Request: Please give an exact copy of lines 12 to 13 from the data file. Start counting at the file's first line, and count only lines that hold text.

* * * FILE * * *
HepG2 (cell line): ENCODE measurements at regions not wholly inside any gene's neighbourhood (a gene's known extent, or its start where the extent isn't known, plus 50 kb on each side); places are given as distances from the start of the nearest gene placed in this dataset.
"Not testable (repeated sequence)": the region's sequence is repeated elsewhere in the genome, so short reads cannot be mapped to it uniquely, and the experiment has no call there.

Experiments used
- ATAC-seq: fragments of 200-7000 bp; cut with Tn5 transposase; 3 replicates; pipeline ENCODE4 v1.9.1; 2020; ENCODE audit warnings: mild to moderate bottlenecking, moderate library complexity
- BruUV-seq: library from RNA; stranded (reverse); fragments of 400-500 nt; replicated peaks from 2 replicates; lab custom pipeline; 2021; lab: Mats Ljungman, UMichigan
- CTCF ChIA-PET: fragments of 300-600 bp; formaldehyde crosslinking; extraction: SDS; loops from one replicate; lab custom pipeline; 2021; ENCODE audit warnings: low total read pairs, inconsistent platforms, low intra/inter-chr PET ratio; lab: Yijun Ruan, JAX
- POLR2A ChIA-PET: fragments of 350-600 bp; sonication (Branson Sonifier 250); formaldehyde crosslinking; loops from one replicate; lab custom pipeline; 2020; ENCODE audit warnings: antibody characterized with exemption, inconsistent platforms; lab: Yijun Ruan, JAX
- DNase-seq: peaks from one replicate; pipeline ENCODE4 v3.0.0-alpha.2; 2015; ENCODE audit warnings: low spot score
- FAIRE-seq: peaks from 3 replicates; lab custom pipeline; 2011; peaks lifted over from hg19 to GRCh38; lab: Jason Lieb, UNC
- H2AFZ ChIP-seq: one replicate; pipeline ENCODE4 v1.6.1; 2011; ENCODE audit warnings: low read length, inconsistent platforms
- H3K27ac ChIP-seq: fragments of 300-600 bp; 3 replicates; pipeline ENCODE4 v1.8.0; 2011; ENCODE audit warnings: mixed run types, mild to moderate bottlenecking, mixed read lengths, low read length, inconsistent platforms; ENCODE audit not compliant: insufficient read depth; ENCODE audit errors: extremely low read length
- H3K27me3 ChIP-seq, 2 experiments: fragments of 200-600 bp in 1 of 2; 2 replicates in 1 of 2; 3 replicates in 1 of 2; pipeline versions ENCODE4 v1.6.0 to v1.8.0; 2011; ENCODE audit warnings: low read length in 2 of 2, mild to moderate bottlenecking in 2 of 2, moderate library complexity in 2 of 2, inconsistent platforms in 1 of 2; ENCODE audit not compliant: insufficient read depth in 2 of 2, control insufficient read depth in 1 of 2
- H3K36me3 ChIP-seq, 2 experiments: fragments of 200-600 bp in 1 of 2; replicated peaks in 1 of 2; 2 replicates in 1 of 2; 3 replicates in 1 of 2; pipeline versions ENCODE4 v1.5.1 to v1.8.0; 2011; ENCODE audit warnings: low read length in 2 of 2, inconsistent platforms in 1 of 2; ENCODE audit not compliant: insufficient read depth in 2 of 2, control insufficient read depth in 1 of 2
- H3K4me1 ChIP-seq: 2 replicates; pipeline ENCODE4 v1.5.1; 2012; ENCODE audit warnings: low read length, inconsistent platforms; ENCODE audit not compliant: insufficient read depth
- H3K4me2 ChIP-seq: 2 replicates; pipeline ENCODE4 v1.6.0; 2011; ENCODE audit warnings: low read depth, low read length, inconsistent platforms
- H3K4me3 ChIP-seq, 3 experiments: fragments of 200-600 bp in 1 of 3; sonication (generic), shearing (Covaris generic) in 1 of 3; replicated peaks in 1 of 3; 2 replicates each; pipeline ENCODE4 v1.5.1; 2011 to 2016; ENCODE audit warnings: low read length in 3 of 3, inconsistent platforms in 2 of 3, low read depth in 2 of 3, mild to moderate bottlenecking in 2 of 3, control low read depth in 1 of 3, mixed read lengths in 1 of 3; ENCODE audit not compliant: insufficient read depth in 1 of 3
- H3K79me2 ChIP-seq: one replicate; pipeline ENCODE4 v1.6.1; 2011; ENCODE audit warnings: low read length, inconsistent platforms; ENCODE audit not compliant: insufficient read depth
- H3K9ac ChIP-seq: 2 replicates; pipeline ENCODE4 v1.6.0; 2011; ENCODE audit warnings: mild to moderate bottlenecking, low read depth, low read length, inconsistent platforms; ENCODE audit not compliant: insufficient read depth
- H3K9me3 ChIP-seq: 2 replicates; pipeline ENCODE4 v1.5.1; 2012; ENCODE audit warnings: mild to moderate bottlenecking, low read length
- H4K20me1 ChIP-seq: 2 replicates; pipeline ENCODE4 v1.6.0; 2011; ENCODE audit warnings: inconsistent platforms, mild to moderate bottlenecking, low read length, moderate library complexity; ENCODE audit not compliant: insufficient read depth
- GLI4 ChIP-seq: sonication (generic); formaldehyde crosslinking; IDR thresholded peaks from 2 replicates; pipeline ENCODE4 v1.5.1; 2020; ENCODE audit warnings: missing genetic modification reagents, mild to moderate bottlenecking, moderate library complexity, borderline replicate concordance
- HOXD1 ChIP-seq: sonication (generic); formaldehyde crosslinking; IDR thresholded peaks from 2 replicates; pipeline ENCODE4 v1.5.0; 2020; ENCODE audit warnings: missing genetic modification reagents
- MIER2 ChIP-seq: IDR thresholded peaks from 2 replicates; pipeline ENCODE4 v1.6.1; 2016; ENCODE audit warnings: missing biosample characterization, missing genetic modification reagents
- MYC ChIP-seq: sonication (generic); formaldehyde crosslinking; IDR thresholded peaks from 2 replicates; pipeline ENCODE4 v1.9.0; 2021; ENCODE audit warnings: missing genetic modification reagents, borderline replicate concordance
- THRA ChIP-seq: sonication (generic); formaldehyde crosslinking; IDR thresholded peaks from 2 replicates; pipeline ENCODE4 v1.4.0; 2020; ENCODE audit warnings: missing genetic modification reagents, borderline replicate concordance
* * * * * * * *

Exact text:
- H3K27me3 ChIP-seq, 2 experiments: fragments of 200-600 bp in 1 of 2; 2 replicates in 1 of 2; 3 replicates in 1 of 2; pipeline versions ENCODE4 v1.6.0 to v1.8.0; 2011; ENCODE audit warnings: low read length in 2 of 2, mild to moderate bottlenecking in 2 of 2, moderate library complexity in 2 of 2, inconsistent platforms in 1 of 2; ENCODE audit not compliant: insufficient read depth in 2 of 2, control insufficient read depth in 1 of 2
- H3K36me3 ChIP-seq, 2 experiments: fragments of 200-600 bp in 1 of 2; replicated peaks in 1 of 2; 2 replicates in 1 of 2; 3 replicates in 1 of 2; pipeline versions ENCODE4 v1.5.1 to v1.8.0; 2011; ENCODE audit warnings: low read length in 2 of 2, inconsistent platforms in 1 of 2; ENCODE audit not compliant: insufficient read depth in 2 of 2, control insufficient read depth in 1 of 2